Beasts of the Southern Wild: A confusing story saved by new comer Quvenzhané Wallis. I can’t wait to see what she’ll do next. The movie, however, meandered about, with no real plot coming into focus. Neither of us particularly liked this movie nor would we probably ever watch it again. Although the visual imagery was breathtaking, it was not breathtakingly beautiful. It was stunning in it’s all-too-accurate depiction of the poorest-of-the-poor. The movie ended with an odd scene that was reminiscent of the book Where the Wild Things Are, which did not fit with the rest of the film. Sorry,Quvenzhané , two thumbs down.
The Hobbit: A long but fairly entertaining journey of the hobbits in the first part of a new trilogy leading into the Lord of the Rings Trilogy. In 3-D I felt like I was watching a play! Ian McKellen is once again perfect as Gandalf, and Martin Freeman, whom I love in the BBC show Sherlock, was a great Bilbo Baggins. Andy Serkis, as Gollum, once again stole the show, with special effects that are almost too real. One thumbs up, but for me, I’d give it a neutral thumb.
Skyfall: This was the James Bond film that finally realizes the full-potential of what a 007 movie can be. Daniel Craig, in his third time donning the iconic tux, is awesome as an old and battered Bond. Forced out of retirement, Bond must face an enemy from M’s (Judi Dench) past. The villain, played expertly by Javier Bardem, is chilling, almost a mix of the Joker and Hannibal Lecter. The hauntingly beautiful theme song, sung by Adele, sums up the entire movie . As the movie ends, everything slides back in time, setting Bond up like he was in the 60’s proving, as the movie says many times, that the old ways are usually the best. Thumbs up.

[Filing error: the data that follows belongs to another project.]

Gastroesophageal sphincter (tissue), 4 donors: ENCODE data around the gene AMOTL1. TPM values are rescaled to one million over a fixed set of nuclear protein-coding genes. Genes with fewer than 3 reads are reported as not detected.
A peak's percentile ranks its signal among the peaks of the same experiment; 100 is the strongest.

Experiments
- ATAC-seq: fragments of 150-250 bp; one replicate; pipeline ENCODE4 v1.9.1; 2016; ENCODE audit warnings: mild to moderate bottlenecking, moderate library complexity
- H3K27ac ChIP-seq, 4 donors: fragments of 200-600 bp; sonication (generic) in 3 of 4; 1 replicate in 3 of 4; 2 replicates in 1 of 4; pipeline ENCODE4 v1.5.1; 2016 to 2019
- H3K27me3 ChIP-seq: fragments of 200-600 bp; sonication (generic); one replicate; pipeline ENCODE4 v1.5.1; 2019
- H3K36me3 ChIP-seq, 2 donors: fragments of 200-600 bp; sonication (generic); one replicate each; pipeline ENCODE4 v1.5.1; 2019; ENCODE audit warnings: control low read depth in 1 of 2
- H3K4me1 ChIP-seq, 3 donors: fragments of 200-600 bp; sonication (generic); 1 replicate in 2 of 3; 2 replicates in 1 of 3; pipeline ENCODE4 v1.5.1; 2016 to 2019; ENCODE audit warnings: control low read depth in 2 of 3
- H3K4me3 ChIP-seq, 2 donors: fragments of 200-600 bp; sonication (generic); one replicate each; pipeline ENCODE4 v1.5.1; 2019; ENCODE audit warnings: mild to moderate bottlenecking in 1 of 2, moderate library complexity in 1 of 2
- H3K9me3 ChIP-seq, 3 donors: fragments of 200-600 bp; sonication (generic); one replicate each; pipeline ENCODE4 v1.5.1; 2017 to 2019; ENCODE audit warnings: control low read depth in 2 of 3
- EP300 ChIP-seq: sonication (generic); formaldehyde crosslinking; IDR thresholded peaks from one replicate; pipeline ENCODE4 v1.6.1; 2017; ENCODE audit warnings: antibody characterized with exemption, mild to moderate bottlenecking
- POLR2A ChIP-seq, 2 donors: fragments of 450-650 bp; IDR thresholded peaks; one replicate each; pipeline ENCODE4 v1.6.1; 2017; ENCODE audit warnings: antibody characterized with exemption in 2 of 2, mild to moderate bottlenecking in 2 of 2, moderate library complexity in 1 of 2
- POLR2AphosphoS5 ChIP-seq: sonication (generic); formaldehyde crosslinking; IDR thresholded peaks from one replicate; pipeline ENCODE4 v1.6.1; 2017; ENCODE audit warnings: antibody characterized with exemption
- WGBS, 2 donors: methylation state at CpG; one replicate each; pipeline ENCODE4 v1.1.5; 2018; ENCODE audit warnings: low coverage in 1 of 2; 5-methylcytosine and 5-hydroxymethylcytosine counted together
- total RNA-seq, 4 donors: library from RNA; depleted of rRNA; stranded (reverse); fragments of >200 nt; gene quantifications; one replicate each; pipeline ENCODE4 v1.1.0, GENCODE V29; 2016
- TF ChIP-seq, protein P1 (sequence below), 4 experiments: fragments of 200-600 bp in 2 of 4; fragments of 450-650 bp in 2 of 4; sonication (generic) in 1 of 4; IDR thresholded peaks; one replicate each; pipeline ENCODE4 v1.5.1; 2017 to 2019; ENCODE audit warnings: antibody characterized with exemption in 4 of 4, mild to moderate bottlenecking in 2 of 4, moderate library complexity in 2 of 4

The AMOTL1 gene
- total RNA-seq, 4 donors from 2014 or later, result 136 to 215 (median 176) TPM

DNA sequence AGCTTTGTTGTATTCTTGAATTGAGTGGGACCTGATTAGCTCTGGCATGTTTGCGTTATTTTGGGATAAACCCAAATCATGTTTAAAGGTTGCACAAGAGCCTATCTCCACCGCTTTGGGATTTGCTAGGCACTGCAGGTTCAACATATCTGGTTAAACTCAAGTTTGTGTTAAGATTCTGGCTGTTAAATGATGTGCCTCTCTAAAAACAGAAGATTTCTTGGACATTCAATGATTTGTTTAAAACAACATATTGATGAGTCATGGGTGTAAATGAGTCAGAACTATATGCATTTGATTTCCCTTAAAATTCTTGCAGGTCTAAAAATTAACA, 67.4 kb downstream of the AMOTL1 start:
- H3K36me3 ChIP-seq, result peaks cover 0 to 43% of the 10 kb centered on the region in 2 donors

Life of Pi: This movie is hard for me to describe. It was very well made and the effects were spectacular. There is one scene in this movie with a real tiger, I dare you to try and find it! Overall though, the story of this movie suffers from the end. The majority of this movie is monotonous, with a boy spending many days adrift at sea, his only companion a Bengal tiger named Richard Parker. In the end, he offers up a different version of his shipwreck that goes against everything else in the movie. Unlike most “twist” movies, this film does not leave you with a definite answer of what is real and what is not. While that is not a problem, the twist comes out of nowhere and the question that remains at the end feels forced, rather than earned. Despite this, the movie is still worth seeing. Only Sam saw this and he gives it a sideways thumb.
The movies we didn’t see were Les Misérables, because after all, my theater companion is an 18 year old boy and no way could I drag him to a film full of singing. We haven’t seen Django Unchained yet but probably will. I find that I need to be in the right mood to see a Quentin Tarentino movie.
So there you have it. Thanks to my guest writer and movie date. So now, off to school you go!